MEPS 135:169-177 (1996)  -  doi:10.3354/meps135169

Carbon acquisition and growth of Antarctic sea ice diatoms in closed bottle incubations

Gleitz M, Kukert H, Riebesell U, Dieckmann GS

Mixed cultures of 4 polar diatoms regularly found in Antarctic pack ice were grown over 20 d in closed bottles at high light (200 to 250 umol photons m-2 s-1) and at 0*C in order to investigate growth physiology and biomass production under conditions simulating the sea ice habitat during summer. Species tested were: Chaetoceros cf. neogracile, Fragilariopsiscylindrus, Thalassiosiraantarctica and Porosira pseudodenticulata. Initially, all species grew exponentially, but exponential growth ceased for P. pseudodenticulata and T.antarctica after 6 d, for F.cylindrus after 8 d, and for C. cf. neogracile after 10 d. Slight increases in cell number were observed for all species 2 d later. Peak biomass amounted to 140 ug chl a (850 umol particulate organic carbon, POC) l-1. At the same time, concentrations of dissolved inorganic carbon (DIC) were reduced by 1000 uM, oxygen concentrations increased to 1400 uM, and pH increased to 10.5. At this stage, a substantial decline in plasma-containing cells was recorded for F.cylindrus. C. cf. neogracile accounted for 80%, and C. cf. neogracile and F.cylindrus accounted for >95% of total carbon biomass. The carbon isotope composition of POC (expressed as delta13C) increased from -24 to -9 during the experiment. Model calculations showed that diffusive uptake of dissolved CO2 satisfied cellular carbon demand for all species except P. pseudodenticulata at CO2(aq) concentrations >0.5 uM, whereas direct HCO3- utilization was observed for C. cf. neogracile below this concentration. Our data confirm that intense photosynthetic carbon assimilation may lead to profound chemical changes in isolated interstitial brine solutions, with significant consequences for sea ice biota. We propose that the capacity to efficiently utilize ambient DIC, possibly mediated by virtue of favorable surface to volume ratios as well as active pathways of inorganic carbon acquisition, favors growth of small diatoms, and may be an important factor driving ice algal species succession during summer blooms. Since only 2 species continued to grow in fresh medium following experimental incubation (C. cf. neogracile and P. pseudodenticulata), differential tolerance to chemical variations may influence the seeding potential of ice algae following release into the open water.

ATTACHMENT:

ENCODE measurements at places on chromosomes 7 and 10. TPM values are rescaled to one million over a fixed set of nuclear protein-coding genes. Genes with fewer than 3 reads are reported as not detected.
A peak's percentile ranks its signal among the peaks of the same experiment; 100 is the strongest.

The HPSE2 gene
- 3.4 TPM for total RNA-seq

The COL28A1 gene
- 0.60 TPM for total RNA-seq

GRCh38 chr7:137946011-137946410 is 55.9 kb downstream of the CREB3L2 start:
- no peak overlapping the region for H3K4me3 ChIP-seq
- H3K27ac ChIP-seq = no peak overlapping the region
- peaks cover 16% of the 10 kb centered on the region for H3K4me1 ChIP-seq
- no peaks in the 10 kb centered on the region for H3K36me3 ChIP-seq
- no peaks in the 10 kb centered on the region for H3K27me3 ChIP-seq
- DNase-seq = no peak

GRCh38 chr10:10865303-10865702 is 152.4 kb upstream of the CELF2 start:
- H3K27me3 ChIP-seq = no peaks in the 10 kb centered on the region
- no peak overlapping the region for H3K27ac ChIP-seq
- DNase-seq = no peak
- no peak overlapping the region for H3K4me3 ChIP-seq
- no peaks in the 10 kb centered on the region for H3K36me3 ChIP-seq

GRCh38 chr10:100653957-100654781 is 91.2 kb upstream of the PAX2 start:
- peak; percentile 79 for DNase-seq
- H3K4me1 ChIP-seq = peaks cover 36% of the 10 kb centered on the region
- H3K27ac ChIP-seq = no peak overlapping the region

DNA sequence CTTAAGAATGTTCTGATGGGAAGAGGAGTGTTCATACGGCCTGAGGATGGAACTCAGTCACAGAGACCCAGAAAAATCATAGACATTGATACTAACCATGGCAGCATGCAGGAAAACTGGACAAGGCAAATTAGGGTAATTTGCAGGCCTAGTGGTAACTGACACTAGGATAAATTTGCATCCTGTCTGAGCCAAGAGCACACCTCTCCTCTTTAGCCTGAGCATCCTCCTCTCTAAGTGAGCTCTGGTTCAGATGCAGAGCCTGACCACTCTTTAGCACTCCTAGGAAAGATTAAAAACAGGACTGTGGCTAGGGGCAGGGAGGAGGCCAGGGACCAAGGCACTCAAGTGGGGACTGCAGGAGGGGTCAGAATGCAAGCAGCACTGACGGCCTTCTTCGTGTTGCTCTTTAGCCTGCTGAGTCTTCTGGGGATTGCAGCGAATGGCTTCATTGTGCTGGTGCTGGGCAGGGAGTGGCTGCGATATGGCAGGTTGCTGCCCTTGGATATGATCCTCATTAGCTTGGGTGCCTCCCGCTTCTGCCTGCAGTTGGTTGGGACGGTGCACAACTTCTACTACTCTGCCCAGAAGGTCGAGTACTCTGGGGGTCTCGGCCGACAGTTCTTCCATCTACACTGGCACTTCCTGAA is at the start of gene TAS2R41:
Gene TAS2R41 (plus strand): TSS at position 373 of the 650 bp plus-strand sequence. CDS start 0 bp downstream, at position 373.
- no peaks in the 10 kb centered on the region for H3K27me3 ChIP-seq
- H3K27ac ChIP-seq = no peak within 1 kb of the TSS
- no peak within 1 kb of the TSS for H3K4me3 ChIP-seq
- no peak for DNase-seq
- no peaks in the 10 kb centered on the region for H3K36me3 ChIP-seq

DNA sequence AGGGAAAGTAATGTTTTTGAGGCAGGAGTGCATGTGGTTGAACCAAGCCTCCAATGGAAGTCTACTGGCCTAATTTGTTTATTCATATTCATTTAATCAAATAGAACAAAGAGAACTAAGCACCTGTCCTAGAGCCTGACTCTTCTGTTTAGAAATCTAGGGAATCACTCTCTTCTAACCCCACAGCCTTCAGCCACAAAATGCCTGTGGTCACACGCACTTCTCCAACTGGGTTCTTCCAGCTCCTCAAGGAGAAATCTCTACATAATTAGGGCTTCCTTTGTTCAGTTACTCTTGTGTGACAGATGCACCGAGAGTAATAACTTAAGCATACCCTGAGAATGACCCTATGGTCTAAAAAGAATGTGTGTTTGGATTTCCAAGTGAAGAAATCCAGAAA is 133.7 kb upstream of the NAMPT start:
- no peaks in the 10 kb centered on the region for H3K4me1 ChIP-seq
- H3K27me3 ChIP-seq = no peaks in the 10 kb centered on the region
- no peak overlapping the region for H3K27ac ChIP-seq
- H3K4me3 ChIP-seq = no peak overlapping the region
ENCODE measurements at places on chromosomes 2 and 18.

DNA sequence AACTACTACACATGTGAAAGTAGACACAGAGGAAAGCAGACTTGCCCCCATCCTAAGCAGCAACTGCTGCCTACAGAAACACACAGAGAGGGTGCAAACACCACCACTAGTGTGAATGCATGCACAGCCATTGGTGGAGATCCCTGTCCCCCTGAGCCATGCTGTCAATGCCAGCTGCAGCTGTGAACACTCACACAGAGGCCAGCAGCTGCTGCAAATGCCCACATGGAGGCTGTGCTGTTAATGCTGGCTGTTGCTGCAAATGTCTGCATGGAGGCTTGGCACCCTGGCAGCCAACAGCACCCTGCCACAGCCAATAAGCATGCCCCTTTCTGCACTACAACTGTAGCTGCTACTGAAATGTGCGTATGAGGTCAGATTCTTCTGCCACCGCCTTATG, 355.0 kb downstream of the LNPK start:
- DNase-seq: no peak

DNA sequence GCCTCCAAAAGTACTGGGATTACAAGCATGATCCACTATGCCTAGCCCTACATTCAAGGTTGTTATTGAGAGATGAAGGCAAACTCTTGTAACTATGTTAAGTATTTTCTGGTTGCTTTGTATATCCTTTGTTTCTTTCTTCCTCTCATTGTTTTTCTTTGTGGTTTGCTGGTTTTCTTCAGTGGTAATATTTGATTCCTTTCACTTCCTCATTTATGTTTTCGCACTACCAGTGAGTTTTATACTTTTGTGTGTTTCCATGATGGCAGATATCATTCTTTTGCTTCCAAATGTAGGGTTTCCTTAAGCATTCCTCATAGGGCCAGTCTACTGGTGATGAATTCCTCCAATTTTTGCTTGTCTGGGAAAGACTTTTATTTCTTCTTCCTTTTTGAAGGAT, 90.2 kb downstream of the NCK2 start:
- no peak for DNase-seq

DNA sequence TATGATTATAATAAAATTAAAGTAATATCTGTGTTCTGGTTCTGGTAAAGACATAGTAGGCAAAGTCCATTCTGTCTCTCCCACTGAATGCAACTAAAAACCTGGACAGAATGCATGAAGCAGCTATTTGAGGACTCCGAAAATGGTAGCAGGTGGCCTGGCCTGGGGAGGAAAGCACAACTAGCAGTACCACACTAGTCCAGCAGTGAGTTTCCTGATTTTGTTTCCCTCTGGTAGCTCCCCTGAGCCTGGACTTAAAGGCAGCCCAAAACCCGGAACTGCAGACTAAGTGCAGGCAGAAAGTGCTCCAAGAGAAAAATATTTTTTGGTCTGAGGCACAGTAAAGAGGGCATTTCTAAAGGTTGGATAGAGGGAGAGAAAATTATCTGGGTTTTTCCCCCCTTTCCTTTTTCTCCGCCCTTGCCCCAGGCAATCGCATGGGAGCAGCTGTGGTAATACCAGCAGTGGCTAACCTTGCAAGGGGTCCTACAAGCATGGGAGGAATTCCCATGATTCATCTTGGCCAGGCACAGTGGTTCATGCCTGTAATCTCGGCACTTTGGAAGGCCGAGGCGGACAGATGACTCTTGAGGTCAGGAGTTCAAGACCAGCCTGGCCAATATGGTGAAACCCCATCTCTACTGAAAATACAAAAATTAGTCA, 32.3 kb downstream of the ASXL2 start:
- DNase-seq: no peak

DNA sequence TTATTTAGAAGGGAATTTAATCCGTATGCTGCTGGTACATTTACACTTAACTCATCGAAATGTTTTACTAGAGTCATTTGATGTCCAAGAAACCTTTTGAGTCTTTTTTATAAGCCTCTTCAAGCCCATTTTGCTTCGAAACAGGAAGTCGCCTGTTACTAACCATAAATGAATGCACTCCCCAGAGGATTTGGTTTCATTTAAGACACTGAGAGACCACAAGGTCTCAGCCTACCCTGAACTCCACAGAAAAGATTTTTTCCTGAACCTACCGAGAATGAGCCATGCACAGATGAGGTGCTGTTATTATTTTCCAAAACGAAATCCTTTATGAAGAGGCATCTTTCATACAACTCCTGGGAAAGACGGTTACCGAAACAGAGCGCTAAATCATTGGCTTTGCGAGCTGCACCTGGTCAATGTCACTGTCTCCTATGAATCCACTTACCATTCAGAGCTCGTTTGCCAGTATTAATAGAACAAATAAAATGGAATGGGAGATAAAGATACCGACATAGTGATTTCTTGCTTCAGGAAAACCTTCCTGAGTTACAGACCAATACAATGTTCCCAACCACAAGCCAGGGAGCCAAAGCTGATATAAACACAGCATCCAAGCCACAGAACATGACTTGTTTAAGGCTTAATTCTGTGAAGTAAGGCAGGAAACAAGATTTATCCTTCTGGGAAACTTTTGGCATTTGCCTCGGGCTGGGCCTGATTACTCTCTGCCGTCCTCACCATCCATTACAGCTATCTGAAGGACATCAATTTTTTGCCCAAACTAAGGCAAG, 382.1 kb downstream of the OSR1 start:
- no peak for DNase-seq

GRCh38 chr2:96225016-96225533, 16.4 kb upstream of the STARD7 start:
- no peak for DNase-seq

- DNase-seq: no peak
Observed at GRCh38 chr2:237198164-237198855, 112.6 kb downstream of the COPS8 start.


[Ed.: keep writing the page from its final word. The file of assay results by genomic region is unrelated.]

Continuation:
Antarctica . Sea ice microalgae . Carbon uptake . Growth . Dissolved inorganic carbon . pH . Oxygen

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